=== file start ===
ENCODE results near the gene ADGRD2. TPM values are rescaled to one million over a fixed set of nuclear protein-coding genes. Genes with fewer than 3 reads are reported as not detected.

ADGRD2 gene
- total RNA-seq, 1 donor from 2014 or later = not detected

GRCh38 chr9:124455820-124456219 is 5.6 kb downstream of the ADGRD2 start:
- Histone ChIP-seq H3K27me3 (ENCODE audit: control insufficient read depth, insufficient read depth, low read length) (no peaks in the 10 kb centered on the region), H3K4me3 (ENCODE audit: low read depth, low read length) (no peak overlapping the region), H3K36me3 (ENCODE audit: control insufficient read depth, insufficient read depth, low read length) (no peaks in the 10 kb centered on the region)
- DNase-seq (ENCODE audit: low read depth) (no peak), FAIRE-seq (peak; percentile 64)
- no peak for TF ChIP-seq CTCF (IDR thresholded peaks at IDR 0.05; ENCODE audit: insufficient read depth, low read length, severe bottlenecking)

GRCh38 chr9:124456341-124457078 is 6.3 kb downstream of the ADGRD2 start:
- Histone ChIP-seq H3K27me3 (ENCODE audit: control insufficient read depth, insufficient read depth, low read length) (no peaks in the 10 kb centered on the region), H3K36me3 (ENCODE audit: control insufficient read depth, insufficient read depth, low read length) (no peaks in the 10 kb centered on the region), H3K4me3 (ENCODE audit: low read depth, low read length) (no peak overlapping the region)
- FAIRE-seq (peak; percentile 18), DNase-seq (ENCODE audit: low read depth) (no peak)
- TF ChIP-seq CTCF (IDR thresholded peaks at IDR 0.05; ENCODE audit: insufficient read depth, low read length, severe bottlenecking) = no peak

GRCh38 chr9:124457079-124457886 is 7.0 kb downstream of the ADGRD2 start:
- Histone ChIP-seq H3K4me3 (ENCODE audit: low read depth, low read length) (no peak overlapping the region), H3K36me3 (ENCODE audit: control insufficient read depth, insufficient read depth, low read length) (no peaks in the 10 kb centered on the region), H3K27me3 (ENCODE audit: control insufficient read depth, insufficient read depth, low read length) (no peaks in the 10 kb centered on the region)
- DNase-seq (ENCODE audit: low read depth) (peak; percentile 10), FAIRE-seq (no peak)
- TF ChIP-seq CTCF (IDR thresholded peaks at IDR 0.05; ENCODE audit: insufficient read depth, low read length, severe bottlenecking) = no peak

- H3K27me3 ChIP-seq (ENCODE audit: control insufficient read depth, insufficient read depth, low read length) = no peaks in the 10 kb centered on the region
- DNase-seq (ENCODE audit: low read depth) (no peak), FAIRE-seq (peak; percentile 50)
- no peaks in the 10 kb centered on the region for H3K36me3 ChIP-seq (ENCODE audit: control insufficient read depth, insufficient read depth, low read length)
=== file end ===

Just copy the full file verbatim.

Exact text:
ENCODE results near the gene ADGRD2. TPM values are rescaled to one million over a fixed set of nuclear protein-coding genes. Genes with fewer than 3 reads are reported as not detected.

ADGRD2 gene
- total RNA-seq, 1 donor from 2014 or later = not detected

GRCh38 chr9:124455820-124456219 is 5.6 kb downstream of the ADGRD2 start:
- Histone ChIP-seq H3K27me3 (ENCODE audit: control insufficient read depth, insufficient read depth, low read length) (no peaks in the 10 kb centered on the region), H3K4me3 (ENCODE audit: low read depth, low read length) (no peak overlapping the region), H3K36me3 (ENCODE audit: control insufficient read depth, insufficient read depth, low read length) (no peaks in the 10 kb centered on the region)
- DNase-seq (ENCODE audit: low read depth) (no peak), FAIRE-seq (peak; percentile 64)
- no peak for TF ChIP-seq CTCF (IDR thresholded peaks at IDR 0.05; ENCODE audit: insufficient read depth, low read length, severe bottlenecking)

GRCh38 chr9:124456341-124457078 is 6.3 kb downstream of the ADGRD2 start:
- Histone ChIP-seq H3K27me3 (ENCODE audit: control insufficient read depth, insufficient read depth, low read length) (no peaks in the 10 kb centered on the region), H3K36me3 (ENCODE audit: control insufficient read depth, insufficient read depth, low read length) (no peaks in the 10 kb centered on the region), H3K4me3 (ENCODE audit: low read depth, low read length) (no peak overlapping the region)
- FAIRE-seq (peak; percentile 18), DNase-seq (ENCODE audit: low read depth) (no peak)
- TF ChIP-seq CTCF (IDR thresholded peaks at IDR 0.05; ENCODE audit: insufficient read depth, low read length, severe bottlenecking) = no peak

GRCh38 chr9:124457079-124457886 is 7.0 kb downstream of the ADGRD2 start:
- Histone ChIP-seq H3K4me3 (ENCODE audit: low read depth, low read length) (no peak overlapping the region), H3K36me3 (ENCODE audit: control insufficient read depth, insufficient read depth, low read length) (no peaks in the 10 kb centered on the region), H3K27me3 (ENCODE audit: control insufficient read depth, insufficient read depth, low read length) (no peaks in the 10 kb centered on the region)
- DNase-seq (ENCODE audit: low read depth) (peak; percentile 10), FAIRE-seq (no peak)
- TF ChIP-seq CTCF (IDR thresholded peaks at IDR 0.05; ENCODE audit: insufficient read depth, low read length, severe bottlenecking) = no peak

- H3K27me3 ChIP-seq (ENCODE audit: control insufficient read depth, insufficient read depth, low read length) = no peaks in the 10 kb centered on the region
- DNase-seq (ENCODE audit: low read depth) (no peak), FAIRE-seq (peak; percentile 50)
- no peaks in the 10 kb centered on the region for H3K36me3 ChIP-seq (ENCODE audit: control insufficient read depth, insufficient read depth, low read length)